MORGANTOWN — It is a constant search for motivation J.J. Wetherholt seeks, a hunt for doubters of his baseball abilities to serve as his fuel.
A year ago, it was easy. All he had to do was look at his cell phone. That’s where Wetherholt kept a copy of the all-Big 12 preseason team that didn’t have his name on it.
“I’ve had this conversation before, but those guys didn’t believe in me until they had no choice but to believe in me,” Wetherholt said.
It’s now a year later and everyone knows Wetherholt’s name and very few doubts exist.
We do mean everyone, from the Big 12 coaches who named him the unanimous 2024 Big 12 Preseason Player of the Year to the hundreds of professional scouts and major league general managers who have him projected as the top pick in July’s draft.
“Nothing changes for me,” Wetherholt said. “You can’t let those guys dictate how you feel. It doesn’t matter if they now have me No. 1 here or there, if I don’t have a good year, I’m not going to be on those lists anymore.”
You would think that’s the goal for Wetherholt, who is switching from second base to shortstop this season, to now prove everyone is right about him.
In a roundabout way, it is, which would put Wetherholt in the school history books as just the third WVU athlete to ever be drafted No. 1 overall.
The other two: basketball’s Mark Workman (1952) and “Hot” Rod Hundley in 1957.
“The sky is the limit for that kid,” WVU baseball coach Randy Mazey said. “He can accomplish a lot at this level, a lot at the next level and the level after that.
“His big deal this year, obviously, is to just play baseball. He’s surrounded by so much hype. If he can just take his mind back to when he was 12 years old and just go to the field and enjoy playing baseball and not worry about all the other stuff around him, then he’ll continue to thrive.”
As a sophomore, Wetherholt led the nation with a .449 batting average, while adding 16 home runs, 60 RBIs and 36 stolen bases.
How does one go up from there?
“The stats area could be hard to improve,” Wetherholt admits. “There are other areas you can get better. For me, it’s physically and mentally finding ways to get better. I’m trying to stay healthier and working on better mechanics, things like that.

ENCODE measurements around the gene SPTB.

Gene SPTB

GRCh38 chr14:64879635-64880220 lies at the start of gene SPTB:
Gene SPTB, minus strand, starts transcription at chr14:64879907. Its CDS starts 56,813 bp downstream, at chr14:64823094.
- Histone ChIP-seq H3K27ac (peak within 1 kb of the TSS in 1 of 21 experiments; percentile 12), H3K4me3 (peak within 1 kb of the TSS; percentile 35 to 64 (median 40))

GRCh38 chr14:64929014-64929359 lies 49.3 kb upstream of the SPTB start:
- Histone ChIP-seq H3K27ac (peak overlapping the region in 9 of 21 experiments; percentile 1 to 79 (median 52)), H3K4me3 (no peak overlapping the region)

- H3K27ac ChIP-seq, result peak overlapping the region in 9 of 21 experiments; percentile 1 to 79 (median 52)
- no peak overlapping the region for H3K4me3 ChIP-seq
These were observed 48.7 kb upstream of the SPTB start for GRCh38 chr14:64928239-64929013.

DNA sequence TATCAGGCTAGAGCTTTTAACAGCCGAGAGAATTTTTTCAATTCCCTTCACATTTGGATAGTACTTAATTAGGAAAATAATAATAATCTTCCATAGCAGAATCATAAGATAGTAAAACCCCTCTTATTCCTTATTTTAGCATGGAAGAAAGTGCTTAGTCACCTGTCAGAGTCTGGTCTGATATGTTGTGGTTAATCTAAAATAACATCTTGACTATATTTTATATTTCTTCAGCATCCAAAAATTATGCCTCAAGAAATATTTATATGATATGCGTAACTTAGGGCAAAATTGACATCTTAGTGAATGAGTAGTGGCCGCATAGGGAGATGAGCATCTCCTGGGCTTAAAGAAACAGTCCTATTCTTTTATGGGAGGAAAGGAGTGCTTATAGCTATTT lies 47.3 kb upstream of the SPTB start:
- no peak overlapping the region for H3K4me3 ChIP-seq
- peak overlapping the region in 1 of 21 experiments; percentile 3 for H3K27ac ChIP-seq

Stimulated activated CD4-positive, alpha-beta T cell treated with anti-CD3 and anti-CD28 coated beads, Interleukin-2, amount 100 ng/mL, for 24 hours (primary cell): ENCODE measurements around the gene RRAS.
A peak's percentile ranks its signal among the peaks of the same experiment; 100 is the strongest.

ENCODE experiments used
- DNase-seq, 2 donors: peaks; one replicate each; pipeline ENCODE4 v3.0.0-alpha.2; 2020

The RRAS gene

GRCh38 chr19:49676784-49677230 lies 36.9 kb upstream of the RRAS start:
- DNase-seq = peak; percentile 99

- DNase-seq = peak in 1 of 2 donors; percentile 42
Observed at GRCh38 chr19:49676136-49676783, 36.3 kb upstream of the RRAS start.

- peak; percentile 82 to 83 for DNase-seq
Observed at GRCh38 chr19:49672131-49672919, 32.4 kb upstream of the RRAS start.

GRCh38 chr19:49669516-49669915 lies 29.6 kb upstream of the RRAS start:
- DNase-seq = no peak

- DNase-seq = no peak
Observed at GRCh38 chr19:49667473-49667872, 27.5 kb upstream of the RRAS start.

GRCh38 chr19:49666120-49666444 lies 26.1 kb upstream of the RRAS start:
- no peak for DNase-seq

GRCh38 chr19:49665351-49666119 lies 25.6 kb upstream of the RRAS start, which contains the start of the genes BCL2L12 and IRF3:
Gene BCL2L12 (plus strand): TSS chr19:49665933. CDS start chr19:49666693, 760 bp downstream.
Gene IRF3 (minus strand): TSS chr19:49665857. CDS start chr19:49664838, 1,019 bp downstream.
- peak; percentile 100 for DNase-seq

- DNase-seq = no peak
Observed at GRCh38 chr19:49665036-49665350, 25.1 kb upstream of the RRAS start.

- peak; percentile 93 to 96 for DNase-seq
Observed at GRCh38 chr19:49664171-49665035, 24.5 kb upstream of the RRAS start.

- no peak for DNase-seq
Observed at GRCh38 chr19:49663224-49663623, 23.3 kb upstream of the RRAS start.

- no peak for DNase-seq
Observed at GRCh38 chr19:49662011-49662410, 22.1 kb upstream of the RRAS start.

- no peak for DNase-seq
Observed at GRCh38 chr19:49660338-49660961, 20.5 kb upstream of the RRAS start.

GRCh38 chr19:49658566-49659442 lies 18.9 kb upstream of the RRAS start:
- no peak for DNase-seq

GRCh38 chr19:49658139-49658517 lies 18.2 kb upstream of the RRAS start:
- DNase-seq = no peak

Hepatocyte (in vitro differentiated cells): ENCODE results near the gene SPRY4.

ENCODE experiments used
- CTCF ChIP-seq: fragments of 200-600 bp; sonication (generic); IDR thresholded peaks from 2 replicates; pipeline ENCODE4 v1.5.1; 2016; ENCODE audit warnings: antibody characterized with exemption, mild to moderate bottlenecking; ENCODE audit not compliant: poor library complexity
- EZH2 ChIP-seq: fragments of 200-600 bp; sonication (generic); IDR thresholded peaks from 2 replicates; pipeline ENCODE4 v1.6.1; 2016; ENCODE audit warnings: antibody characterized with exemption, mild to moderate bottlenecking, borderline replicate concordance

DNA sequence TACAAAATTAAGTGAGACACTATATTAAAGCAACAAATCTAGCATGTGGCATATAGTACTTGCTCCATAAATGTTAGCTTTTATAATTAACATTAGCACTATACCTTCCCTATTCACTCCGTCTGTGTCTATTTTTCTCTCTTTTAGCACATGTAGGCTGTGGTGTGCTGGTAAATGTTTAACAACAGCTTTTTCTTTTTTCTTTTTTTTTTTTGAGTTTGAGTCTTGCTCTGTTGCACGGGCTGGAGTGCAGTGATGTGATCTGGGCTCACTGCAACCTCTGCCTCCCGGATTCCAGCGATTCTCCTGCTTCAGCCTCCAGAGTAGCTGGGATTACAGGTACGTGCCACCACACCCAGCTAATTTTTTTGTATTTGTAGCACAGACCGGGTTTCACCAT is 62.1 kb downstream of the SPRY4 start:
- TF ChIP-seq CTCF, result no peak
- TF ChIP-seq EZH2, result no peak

“I did feel like I became a better player in the summer and fall. I’m definitely excited and looking forward to it.”
Wetherholt’s bigger focus is the team aspect. WVU won a share of the Big 12 title last season, but a disappointing finish saw the Mountaineers go 1-7 in their final eight games.
That included getting swept by Texas to end the regular season, going 0-2 in the Big 12 tournament and then 1-2 in the NCAA regional.
What had been a massive build-up of success for the Mountaineers led to a gigantic thud at the end.
In terms of finding motivation, that’s where it lies this season for Wetherholt. Individual stats and accolades are nice, sure, but Wetherholt wants the team’s accomplishments to match.
“I think that’s what hurt us last year is we were looking forward to much and we didn’t see the Longhorns in front of us,” Wetherholt said. “They swept us, and it took us down a bad path. That’s the biggest thing is we have to stay consistent with our focus on the team we’re about to play. We can’t get to satisfied. We expected to win last season and we took it for granted.”
The potential is there for these Mountaineers to be even better, but much has to go right.
That includes a boost in offense from players like Ellis Garcia and Logan Sauve, who became starters as freshmen last season.
First baseman Grant Hussey, who is just 11 home runs shy of the school’s career record, also needs to swing a mighty bat once again.
A talented group of freshmen pitchers last season now have to step up and become a large part of the rotation.
And Wetherholt has to be, well, himself, which is a lot to live up to, especially now that he’s no longer an unknown.
It will be the quite the opposite, as scouts will follow him throughout the season putting Wetherholt under a microscope.
Wetherholt’s mission is to somehow drown all of that out and just play baseball.
“Learning how to play in front of all those guys, it can be something,” he said. “At the end of the day, you just have to play like they’re not there. You just have to worry about winning games for your team.”